Kristy blanked at the incongruous question. “Uh, here at Schneider & Sons? Yes.”
“No, no. First or second role out of college?”
“Uh, no,” Kristy allowed, unsure whether to take this as insult or compliment, except that it was so clearly unintentional that any reaction seemed out of place.
“Sorry. Sorry. You looked so young. Don’t feel bad! Get to be my age, it’s not so bad to look young.”
The orientation and tour left the new hires off at the cafeteria at noon. The lines were long, though most people seemed to be taking their food back to their desks. Those who were sitting at tables in groups of two or three talking were mostly not eating: meetings unable to secure a conference room.
Kristy ordered as salad which in keeping with the company’s sustainable convictions — so the tour guide had explained — was served in an opaque compost-able container that would not have been out of place back in California. She seated herself at a table to eat and watch the ebb and flow of people move through. As she was finishing Andrea appeared and waved to her.
“Did you have a good Orientation?”
“Yeah. Thanks for the tip about clothes.”
“Did they take you through the workshops too?”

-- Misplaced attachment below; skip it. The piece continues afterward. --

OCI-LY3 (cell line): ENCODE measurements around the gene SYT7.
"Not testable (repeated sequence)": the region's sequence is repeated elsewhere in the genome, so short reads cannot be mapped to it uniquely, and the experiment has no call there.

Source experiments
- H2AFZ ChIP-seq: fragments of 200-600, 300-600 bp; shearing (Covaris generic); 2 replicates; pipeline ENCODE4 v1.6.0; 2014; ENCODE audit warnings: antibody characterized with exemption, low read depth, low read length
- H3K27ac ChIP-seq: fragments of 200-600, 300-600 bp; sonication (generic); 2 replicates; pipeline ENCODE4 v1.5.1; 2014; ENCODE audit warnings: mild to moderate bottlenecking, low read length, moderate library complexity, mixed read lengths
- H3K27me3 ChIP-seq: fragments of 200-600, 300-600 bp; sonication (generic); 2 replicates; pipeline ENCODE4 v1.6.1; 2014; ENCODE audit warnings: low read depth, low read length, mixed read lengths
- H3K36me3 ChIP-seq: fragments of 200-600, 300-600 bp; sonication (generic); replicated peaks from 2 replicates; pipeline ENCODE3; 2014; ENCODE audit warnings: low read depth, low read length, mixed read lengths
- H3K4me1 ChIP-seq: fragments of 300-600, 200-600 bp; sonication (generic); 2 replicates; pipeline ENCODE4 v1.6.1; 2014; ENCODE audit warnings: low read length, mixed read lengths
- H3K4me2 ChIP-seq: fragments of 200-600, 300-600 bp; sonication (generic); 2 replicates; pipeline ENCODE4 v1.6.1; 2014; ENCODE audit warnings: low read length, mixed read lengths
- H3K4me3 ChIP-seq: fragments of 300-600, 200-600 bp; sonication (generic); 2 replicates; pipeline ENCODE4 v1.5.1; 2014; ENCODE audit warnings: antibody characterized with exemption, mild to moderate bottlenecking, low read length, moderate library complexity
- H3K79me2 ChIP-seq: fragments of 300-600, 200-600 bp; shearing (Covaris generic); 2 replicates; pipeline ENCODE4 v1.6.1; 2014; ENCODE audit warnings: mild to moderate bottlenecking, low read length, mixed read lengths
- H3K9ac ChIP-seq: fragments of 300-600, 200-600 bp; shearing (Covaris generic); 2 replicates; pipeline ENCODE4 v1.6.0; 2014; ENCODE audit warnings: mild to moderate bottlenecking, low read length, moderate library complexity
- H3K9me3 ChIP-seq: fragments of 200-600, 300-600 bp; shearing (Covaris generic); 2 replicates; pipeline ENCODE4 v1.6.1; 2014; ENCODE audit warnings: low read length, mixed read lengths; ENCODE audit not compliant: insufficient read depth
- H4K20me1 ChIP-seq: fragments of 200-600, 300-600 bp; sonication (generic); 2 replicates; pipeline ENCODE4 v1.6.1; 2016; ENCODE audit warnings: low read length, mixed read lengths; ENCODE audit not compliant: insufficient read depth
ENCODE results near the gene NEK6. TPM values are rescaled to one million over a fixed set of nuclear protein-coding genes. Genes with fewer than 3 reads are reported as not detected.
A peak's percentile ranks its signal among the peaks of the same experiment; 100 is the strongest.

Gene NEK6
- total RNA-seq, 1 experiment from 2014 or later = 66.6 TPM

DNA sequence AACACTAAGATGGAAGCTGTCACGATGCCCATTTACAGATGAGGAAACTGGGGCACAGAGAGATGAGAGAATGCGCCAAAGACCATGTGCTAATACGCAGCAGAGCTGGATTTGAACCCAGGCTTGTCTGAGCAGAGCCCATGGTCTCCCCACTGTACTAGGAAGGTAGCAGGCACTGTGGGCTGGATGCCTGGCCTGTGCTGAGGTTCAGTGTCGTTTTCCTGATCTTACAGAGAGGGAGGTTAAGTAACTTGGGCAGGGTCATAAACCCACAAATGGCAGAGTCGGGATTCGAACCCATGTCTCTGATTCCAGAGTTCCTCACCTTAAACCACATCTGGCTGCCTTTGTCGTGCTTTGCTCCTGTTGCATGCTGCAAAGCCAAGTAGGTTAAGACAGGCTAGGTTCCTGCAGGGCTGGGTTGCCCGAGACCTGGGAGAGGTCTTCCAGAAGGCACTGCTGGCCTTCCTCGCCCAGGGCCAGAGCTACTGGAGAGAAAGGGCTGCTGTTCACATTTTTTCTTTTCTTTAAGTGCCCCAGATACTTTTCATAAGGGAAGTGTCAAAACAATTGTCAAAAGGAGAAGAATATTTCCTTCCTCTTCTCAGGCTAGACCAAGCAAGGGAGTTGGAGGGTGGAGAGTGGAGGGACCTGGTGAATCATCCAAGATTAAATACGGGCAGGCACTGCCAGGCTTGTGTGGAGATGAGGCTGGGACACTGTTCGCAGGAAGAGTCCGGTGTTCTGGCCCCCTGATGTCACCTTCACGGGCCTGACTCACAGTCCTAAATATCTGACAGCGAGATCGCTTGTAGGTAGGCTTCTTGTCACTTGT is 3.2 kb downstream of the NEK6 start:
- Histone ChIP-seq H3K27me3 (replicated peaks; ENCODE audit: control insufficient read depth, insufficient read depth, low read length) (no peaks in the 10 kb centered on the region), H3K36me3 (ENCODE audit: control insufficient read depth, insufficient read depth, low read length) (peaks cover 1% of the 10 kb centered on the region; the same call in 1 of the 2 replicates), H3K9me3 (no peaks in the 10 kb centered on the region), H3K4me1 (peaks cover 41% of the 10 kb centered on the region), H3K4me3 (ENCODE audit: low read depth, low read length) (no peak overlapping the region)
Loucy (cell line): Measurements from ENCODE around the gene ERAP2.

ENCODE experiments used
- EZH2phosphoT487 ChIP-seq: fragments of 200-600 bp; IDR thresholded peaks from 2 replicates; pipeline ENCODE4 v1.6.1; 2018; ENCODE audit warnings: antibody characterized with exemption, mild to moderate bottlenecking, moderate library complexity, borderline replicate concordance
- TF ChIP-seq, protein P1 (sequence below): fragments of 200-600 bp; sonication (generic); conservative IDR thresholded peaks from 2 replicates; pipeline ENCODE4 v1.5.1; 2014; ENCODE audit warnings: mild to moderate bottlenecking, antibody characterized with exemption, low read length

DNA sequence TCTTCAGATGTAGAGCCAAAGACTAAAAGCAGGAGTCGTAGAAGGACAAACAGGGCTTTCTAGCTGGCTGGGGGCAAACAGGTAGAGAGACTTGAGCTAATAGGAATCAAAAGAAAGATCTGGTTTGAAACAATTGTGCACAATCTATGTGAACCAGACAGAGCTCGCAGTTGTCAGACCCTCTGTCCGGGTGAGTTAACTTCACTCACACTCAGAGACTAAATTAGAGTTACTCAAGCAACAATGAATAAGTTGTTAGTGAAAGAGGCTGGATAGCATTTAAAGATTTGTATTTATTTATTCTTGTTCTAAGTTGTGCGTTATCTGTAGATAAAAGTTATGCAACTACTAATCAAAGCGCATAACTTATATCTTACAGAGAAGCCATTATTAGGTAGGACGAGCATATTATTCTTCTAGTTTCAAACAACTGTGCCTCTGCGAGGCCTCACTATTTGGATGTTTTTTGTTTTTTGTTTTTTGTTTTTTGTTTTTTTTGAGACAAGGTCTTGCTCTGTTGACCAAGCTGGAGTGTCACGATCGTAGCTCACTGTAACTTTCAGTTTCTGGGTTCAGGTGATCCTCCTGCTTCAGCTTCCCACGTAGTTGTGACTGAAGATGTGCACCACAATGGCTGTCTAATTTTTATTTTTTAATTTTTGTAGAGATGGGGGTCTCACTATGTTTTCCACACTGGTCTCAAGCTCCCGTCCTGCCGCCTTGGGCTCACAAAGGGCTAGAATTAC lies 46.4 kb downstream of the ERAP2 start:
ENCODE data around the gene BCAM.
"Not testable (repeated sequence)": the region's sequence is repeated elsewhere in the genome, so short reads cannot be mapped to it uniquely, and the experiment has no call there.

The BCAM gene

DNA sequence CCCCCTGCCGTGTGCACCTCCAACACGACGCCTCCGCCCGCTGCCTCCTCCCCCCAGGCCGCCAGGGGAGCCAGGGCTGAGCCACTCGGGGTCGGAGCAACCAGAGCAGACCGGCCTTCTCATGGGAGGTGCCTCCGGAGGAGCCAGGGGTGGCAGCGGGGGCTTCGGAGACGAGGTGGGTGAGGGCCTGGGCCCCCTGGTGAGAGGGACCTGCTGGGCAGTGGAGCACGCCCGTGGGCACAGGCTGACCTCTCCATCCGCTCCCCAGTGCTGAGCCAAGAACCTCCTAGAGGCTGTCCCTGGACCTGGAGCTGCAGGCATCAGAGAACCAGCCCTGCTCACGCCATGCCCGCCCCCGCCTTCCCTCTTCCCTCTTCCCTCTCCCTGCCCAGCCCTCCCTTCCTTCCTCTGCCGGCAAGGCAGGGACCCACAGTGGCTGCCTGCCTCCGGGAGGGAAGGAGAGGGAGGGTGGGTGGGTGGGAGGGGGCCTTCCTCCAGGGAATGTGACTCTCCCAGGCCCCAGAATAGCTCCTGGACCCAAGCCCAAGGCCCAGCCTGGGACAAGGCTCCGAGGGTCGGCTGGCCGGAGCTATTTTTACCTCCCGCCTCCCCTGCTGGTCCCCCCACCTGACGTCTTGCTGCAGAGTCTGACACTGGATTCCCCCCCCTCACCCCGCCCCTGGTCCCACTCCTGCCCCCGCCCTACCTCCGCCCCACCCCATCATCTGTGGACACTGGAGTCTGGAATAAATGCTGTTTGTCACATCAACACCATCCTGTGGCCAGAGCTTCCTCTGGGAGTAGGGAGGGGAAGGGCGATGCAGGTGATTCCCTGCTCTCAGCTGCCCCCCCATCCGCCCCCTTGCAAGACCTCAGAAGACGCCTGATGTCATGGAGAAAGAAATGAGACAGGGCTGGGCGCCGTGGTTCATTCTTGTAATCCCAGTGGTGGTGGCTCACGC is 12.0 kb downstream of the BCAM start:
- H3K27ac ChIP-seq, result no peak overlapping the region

Kristy nodded. “I got to use an industrial bolt tightener.”
“You laugh now, but pretty soon you’ll want one of your own,” Andrea deadpanned.
“I’ll make sure I find a house with a big garage.”
“See? You’re going to get along here fine. Now, I just ran into Brad on my way down here. He got pulled into a pre-read for the IBP meeting this afternoon, so he asked if I could catch up with you and get you to your desk. He’ll meet you at 1:30. Let me just grab a salad.”
Andrea returned a moment later. “All right. Walk with me and since I’ve got you in my clutches I’m going to tell you how I think the world works while we go. So you’ve got the Schneider line. You know why you were the one picked?”
“If it’s going to be a reason besides the obvious, please have it be a flattering one. It is still my first day.”